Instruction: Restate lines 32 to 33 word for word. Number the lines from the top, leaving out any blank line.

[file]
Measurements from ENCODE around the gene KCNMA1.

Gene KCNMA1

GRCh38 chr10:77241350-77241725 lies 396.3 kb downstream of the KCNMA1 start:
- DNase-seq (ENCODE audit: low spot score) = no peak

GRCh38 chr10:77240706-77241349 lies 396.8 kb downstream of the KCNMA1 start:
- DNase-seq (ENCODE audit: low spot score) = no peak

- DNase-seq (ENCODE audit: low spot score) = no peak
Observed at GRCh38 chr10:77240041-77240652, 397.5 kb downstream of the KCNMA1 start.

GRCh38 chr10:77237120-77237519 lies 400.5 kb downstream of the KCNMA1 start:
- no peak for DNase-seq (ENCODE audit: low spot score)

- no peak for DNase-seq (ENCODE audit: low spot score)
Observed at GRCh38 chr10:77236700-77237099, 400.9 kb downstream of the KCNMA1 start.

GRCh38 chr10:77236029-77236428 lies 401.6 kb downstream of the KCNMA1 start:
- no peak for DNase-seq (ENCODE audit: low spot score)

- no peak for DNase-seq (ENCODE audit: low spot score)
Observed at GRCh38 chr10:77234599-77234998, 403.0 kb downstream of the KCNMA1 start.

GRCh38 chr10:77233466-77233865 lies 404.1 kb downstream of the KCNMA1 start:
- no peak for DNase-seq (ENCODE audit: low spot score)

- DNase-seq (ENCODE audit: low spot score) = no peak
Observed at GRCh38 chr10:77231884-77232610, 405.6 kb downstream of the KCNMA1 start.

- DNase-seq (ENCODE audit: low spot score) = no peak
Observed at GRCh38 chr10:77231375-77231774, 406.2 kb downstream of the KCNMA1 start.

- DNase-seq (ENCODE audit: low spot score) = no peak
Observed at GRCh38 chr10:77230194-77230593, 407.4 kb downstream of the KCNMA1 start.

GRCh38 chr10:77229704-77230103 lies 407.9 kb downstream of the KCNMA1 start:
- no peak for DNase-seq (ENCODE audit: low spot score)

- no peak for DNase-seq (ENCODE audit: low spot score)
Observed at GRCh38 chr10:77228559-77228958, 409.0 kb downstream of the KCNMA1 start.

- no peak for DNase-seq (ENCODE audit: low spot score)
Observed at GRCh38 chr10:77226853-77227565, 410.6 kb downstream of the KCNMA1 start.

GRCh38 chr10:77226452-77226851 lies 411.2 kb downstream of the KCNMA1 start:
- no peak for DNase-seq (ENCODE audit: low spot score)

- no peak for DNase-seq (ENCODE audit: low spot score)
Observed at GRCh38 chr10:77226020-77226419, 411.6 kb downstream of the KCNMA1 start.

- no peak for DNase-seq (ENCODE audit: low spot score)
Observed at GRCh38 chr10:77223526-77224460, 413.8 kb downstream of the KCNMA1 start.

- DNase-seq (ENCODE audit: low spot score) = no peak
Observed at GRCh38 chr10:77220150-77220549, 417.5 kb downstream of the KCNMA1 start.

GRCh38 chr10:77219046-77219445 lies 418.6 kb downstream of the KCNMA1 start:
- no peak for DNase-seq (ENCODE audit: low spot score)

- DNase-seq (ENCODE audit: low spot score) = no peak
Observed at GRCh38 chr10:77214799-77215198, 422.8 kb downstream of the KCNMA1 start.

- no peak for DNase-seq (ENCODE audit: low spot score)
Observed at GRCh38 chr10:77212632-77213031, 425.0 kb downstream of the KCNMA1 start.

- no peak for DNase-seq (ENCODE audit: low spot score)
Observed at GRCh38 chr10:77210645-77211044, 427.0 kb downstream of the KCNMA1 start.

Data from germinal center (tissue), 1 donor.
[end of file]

- no peak for DNase-seq (ENCODE audit: low spot score)

- no peak for DNase-seq (ENCODE audit: low spot score)